Over the past few years I have had the opportunity to hear Sir Ken Robinson speak at numerous conferences. Since his 2007 TED Talk, which has been viewed 29 million times, he has become in great demand on the speaking circuit. Sir Ken kicked off the Learning 2014 conference with a great keynote. This conference however was different for me personally, but more about that in a moment. First, let’s look a moment at the content of his keynote.
In line with the other keynotes I have heard him deliver, Sir Ken expounded upon important keys regarding the ways people learn. “I would bet,” Sir Ken stated, “that if you have more than one child or grandchild you would agree that no two kids are alike even if raised in the same environment by the same parents.” There are different points of entry into each of our consciousness.
I thought of my two children as he pointed out differences. My daughter is an outgoing, what you see is what you get kind of person who meets life with a lot of passion and flare. She learns most through being creative. My son is equally brilliant but more introspective with a small circle of friends and would probably love living out on a mountain away from everyone. He learns best from hands-on experience. Each have their own amazing talents, preferred ways of learning, and curiosities that drive their learning.
Sir Ken suggested that if we custom design training and teaching, content, pedagogy, assessment and support by mapping to curiosity we can drive the appetite for learning. We all talk about different learning styles, he said, and personalized learning has been around a long time though now it seems to be a hot topic particularly with the latest technologies which afford greater personalization and self-directed learning.
Imagination is the seed to empathy, he added, and creativity is what makes us human beings. It goes hand in hand with critical evaluation. When helping people discover their giftedness, creating the next generation of skilled employees, reskilling or developing talent we must consider the multiple ways of learning and should work to ignite curiosity and creativity.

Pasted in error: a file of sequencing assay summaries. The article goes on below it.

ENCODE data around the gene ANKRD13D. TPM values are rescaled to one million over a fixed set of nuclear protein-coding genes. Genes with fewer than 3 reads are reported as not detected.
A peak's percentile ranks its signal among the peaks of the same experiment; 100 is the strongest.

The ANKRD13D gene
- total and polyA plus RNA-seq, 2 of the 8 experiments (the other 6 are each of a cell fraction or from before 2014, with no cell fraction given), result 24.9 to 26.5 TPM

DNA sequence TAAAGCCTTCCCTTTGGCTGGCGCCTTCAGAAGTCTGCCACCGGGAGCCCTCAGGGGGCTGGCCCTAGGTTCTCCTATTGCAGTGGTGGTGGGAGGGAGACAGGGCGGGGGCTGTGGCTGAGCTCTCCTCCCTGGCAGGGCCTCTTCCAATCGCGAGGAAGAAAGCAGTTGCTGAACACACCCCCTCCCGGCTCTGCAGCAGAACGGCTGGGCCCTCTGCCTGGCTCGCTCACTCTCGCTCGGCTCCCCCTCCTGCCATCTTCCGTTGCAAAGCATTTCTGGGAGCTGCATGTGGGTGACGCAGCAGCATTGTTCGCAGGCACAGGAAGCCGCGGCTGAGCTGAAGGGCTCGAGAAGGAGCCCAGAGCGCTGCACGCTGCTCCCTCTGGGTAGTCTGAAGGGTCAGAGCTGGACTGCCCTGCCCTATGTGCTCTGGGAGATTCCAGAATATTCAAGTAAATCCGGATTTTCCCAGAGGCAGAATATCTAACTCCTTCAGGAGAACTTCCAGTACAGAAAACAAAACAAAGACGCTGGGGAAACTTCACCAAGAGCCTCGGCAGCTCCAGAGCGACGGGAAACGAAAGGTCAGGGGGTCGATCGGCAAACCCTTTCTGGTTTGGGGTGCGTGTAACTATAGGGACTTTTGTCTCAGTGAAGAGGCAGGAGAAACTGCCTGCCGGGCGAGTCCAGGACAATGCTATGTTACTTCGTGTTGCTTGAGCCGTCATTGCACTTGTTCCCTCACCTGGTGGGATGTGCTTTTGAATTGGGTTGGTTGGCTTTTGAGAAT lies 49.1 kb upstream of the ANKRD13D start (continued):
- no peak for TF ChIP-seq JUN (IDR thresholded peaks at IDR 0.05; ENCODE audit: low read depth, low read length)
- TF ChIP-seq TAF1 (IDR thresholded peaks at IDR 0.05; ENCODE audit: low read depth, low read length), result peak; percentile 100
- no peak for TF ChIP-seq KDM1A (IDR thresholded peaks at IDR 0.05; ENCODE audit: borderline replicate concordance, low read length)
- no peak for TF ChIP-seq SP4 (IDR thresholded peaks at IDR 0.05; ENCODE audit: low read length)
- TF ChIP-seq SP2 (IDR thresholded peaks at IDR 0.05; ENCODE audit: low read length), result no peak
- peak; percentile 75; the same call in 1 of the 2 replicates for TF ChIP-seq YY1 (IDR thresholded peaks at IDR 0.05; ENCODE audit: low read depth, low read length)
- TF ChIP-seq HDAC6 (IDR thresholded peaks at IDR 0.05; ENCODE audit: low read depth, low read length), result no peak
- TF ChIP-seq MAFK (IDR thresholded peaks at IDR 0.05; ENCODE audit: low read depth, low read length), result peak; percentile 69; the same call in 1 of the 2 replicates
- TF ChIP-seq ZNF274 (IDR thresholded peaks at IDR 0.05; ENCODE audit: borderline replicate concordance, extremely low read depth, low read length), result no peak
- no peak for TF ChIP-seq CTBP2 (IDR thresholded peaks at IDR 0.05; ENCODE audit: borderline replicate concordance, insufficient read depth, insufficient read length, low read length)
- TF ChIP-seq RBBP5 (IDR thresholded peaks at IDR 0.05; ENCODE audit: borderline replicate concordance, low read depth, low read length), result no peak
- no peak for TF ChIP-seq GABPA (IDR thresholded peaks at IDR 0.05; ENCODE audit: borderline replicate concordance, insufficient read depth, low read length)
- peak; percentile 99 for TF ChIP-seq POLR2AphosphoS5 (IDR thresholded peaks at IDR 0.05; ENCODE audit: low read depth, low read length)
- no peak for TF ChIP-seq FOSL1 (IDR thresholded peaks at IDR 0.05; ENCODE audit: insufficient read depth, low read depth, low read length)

As Sir Ken discussed the significant value intergenerational learning and the exposure to multiple cultures has on learning, I realized how blessed I have been in my career to have tools like video collaboration that enables all of the important keys to learning he discussed. Fortunately, for my own children and my students, throughout my career in education, I have used video collaboration coupled with on demand videos to inspire learning. What better way to ignite curiosity than to bring in subject matter experts from around the world or connect with different cultures? By removing the walls of a traditional classroom, teachers can map learning to students’ curiosities, learning styles, and develop their creativity.
His talk, as expected was quite inspirational. I was excited to pick up a copy of Sir Ken’s latest book, Finding Your Element: How to Discover Your Talents and Passions and Transform Your Life.
But, as I mentioned earlier, this conference was different for me personally. I had my own personalized learning experience and the opportunity to get to know Sir Ken a bit better. I helped manage his time and get him from meetings to the limo waiting to whisk him away. What a humorous and down-to-earth person, he is. He graciously allowed me to grab my iPhone and do a quick interview for my blog. Take a look: http://video.polycomdemos.com?nodeid=2586.